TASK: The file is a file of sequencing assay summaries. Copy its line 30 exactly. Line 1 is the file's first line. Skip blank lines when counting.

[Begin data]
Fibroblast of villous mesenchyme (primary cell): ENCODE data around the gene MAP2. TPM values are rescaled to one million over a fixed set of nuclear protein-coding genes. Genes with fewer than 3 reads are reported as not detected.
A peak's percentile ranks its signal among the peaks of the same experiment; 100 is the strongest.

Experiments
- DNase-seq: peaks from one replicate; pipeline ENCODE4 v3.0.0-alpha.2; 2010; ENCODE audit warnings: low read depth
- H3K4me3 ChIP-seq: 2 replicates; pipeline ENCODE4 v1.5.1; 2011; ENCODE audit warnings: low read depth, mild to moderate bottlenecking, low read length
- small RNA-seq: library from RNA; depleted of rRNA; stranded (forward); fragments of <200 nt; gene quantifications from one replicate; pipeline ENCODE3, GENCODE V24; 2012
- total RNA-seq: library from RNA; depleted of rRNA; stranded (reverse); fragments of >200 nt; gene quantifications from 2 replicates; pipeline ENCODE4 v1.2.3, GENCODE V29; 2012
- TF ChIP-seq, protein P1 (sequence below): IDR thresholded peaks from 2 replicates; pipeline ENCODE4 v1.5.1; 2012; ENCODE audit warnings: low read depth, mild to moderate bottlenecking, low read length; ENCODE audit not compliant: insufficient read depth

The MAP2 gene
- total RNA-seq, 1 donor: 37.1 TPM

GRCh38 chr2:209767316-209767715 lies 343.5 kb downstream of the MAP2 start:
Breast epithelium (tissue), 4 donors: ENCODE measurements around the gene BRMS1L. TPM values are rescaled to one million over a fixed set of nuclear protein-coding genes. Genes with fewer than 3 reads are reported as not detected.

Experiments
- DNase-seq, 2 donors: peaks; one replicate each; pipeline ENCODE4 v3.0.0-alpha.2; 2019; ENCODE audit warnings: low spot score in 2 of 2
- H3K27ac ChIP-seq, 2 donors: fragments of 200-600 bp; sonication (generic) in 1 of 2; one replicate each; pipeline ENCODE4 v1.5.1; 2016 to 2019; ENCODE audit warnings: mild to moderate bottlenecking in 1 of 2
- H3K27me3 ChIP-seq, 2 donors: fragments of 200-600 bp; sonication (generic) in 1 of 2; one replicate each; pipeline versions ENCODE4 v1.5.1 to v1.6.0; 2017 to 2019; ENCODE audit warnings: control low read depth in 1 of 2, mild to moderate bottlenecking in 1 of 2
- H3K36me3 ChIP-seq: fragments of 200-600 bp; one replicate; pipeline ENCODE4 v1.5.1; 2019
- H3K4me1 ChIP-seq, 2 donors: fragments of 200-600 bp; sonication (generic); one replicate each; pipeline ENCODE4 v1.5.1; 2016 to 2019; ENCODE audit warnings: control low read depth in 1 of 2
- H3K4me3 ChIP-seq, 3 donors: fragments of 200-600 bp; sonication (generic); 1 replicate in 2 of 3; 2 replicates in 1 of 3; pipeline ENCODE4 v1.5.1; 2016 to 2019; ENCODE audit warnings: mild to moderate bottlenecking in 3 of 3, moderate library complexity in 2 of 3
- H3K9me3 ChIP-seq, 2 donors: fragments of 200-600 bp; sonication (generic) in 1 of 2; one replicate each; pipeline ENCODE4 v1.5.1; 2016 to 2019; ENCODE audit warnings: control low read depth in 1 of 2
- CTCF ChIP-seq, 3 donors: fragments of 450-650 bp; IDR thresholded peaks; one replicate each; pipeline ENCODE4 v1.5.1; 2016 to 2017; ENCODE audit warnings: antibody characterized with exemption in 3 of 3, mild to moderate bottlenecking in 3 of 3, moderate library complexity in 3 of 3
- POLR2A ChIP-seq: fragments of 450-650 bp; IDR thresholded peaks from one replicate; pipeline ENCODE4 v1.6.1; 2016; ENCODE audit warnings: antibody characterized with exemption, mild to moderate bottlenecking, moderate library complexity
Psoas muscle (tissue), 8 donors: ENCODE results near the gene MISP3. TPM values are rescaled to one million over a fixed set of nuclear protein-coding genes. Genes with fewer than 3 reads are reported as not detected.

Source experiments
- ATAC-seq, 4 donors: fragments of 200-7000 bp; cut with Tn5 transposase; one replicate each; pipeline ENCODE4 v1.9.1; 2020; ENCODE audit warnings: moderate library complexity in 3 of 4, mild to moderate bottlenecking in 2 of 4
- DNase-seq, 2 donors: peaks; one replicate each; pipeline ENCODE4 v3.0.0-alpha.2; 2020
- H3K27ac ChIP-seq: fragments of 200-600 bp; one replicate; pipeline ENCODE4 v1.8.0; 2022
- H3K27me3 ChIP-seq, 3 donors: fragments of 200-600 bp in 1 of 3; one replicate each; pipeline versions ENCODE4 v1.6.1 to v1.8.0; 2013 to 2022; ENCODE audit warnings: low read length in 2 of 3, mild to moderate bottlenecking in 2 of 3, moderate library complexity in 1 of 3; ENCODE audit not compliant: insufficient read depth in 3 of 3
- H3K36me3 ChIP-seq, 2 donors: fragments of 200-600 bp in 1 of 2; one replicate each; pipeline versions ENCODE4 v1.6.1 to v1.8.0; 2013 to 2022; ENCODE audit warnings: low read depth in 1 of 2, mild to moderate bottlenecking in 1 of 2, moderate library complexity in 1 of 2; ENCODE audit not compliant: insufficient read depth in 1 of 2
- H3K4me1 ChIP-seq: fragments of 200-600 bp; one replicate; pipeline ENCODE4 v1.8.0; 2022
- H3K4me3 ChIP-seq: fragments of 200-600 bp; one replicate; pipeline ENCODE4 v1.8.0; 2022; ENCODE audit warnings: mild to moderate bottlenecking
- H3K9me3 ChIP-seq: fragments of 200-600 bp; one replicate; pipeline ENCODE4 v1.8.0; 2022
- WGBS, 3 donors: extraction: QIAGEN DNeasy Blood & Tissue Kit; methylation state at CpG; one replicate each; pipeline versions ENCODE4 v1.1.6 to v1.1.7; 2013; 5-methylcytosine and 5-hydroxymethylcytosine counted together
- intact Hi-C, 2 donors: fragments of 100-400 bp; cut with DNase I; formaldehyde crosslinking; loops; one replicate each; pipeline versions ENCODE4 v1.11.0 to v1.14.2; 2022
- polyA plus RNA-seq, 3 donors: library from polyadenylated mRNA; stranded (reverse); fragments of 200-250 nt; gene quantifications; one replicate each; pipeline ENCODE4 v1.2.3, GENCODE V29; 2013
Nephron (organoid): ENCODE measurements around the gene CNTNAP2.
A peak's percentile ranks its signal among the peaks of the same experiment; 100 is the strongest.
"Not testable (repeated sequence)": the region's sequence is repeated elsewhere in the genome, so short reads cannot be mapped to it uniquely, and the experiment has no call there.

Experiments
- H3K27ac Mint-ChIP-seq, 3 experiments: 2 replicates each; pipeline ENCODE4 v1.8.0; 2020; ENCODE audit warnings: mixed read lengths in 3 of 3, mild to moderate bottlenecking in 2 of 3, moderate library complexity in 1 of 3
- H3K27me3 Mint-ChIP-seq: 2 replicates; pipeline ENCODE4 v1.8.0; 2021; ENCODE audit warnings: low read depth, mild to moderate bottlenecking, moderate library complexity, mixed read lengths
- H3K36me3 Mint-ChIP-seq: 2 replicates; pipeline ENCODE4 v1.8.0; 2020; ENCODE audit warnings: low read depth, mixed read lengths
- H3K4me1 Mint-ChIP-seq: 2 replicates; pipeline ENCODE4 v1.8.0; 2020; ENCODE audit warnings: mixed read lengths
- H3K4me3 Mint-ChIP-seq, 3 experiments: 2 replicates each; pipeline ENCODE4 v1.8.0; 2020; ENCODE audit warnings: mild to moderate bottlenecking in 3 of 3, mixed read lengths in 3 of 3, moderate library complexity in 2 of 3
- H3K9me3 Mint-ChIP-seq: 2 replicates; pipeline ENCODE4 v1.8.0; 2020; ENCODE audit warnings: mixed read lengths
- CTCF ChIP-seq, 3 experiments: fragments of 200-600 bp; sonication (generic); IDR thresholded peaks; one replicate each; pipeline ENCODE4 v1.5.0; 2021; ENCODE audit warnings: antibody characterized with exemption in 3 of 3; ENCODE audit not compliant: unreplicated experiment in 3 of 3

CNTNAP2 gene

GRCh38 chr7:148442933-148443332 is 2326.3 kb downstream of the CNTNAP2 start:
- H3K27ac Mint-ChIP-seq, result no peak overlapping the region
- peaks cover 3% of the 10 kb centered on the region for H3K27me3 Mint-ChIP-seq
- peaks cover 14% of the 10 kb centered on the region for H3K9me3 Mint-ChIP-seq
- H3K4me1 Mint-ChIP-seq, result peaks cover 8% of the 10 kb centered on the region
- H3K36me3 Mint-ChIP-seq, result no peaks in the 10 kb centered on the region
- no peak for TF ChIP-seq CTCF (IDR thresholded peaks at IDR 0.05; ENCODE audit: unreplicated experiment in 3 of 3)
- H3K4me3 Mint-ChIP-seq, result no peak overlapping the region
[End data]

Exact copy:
- H3K4me1 ChIP-seq: fragments of 200-600 bp; one replicate; pipeline ENCODE4 v1.8.0; 2022